District 2 Councilwoman Ivy R. Taylor was the first to cast her vote against the ordinance. She said despite her vote, she does not believe in any form of discrimination. Taylor, who is African-American, said the LGBT community had the wrong "sister" in the council if they thought she'd protect them because they are also an oppressed minority.

District 9 Councilwoman Elisa Chan, who came under vast criticism for her very homophobic and transphobic views, followed after.

"Just because I disagree with the lifestyle choices of the LGBT community, doesn't mean I dislike them," said Chan. "Similarly, just because one opposes this ordinance, does not mean that one is for discrimination."

Chan called to table the legislation, but the motion failed during vote.

Mayor Castro ended the debate with a very powerful and well-articulated message about the struggles every group goes through to obtain civil rights:

There is no doubt this has stirred a lot of passion. But that has also been true every time that people have sought in our nation's history to make people equal. That was true during the time of our founders. That was true during the time of women suffrage, the time of the civil rights movement, and it is true today with the LGBT community.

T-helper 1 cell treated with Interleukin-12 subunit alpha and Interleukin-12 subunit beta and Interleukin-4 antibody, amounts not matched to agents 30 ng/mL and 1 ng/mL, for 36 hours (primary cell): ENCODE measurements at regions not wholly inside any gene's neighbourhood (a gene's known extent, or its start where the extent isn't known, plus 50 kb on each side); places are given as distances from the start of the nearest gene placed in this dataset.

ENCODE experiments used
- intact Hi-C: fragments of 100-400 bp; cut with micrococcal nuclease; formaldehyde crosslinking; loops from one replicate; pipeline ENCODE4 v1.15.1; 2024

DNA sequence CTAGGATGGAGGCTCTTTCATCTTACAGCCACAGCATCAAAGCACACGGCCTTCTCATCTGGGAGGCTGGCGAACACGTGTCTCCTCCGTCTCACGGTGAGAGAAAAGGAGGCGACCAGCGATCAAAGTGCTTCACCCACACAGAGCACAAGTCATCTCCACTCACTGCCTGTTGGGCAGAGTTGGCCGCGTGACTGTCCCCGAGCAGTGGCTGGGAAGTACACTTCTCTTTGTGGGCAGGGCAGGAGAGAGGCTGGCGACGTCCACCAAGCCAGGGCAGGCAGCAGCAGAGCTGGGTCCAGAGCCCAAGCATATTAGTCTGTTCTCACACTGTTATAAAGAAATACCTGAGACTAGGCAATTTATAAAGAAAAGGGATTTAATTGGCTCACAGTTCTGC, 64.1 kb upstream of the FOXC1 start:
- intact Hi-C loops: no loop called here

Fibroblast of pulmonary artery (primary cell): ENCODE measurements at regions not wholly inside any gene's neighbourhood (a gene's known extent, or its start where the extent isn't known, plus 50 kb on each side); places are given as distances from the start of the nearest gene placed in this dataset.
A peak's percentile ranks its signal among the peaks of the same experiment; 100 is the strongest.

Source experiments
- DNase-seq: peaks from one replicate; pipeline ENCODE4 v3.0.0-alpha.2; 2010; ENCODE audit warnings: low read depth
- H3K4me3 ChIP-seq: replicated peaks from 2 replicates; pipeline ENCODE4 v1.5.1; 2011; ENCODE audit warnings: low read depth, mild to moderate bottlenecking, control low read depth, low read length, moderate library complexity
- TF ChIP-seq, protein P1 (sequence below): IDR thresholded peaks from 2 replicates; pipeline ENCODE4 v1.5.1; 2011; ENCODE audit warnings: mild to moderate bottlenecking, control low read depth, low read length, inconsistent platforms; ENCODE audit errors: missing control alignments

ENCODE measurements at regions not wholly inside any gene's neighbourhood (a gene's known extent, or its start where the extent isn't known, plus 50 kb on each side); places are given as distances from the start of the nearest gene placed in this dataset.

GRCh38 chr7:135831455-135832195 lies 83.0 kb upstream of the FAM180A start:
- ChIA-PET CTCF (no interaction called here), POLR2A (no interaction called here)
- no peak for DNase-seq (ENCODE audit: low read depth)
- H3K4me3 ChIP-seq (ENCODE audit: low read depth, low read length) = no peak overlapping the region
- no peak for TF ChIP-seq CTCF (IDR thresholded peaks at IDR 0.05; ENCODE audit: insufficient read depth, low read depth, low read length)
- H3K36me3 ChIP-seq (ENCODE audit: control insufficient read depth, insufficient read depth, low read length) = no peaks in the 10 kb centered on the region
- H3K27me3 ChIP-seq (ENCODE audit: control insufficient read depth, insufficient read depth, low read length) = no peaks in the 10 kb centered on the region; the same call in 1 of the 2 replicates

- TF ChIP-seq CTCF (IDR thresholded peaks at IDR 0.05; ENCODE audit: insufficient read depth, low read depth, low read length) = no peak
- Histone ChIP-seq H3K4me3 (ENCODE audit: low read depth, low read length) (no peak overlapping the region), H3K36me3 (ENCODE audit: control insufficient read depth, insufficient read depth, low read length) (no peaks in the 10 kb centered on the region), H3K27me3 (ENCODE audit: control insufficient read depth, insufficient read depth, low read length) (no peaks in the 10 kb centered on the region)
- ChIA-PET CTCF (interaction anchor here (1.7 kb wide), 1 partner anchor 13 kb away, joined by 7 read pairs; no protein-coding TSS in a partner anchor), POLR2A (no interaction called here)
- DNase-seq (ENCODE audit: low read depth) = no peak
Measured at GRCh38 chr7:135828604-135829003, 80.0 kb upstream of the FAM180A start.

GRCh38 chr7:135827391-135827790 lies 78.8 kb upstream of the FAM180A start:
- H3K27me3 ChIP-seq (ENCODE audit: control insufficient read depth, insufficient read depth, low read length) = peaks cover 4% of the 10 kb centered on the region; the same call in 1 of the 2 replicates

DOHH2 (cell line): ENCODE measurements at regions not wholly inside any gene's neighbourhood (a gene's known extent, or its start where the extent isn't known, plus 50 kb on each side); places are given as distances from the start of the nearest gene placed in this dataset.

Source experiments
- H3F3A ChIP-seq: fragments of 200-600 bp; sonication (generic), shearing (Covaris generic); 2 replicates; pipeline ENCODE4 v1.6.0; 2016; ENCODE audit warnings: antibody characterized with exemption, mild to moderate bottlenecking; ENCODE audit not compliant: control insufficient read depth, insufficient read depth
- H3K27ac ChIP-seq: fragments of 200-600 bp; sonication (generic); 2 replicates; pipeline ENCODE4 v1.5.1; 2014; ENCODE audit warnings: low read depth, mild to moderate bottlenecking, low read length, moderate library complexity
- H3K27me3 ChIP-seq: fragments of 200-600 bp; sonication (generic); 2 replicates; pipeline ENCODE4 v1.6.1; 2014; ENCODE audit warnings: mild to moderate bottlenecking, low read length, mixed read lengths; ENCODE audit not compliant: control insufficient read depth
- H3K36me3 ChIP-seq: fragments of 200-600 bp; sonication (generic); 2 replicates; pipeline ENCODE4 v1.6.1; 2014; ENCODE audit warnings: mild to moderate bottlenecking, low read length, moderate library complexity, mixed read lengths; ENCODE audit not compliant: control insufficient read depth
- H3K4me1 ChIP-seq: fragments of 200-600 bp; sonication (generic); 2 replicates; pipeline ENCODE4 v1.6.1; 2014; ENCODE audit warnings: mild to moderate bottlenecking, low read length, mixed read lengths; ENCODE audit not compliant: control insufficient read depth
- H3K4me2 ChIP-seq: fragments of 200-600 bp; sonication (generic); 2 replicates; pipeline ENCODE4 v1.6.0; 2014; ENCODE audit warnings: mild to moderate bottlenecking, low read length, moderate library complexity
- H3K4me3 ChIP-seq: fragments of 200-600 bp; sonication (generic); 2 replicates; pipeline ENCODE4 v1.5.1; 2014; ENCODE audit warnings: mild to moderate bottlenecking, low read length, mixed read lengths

The City of San Antonio made their first attempt in 1998 to protect municipal employees from discrimination based on sexual orientation. The measure was withdrawn before a vote due to public controversy.

CAUSA, the Community Alliance for a United San Antonio, was formed in 2011 and has since fought to include the LGBT community among the nondiscrimination protected groups. The City passed domestic partner benefits for city employees that Fall, and talks about a nondiscrimination ordinance began again in November but did not succeed.

After the Human Rights Campaign gave the City of San Antonio a pitiful score of 48 (ranged from 0 to 100) on their annual 2012 Municipal Equality Index report, the Mayor's office renewed its efforts to reach out to the LGBT community this year, reviving the non-discrimination ordinance debate.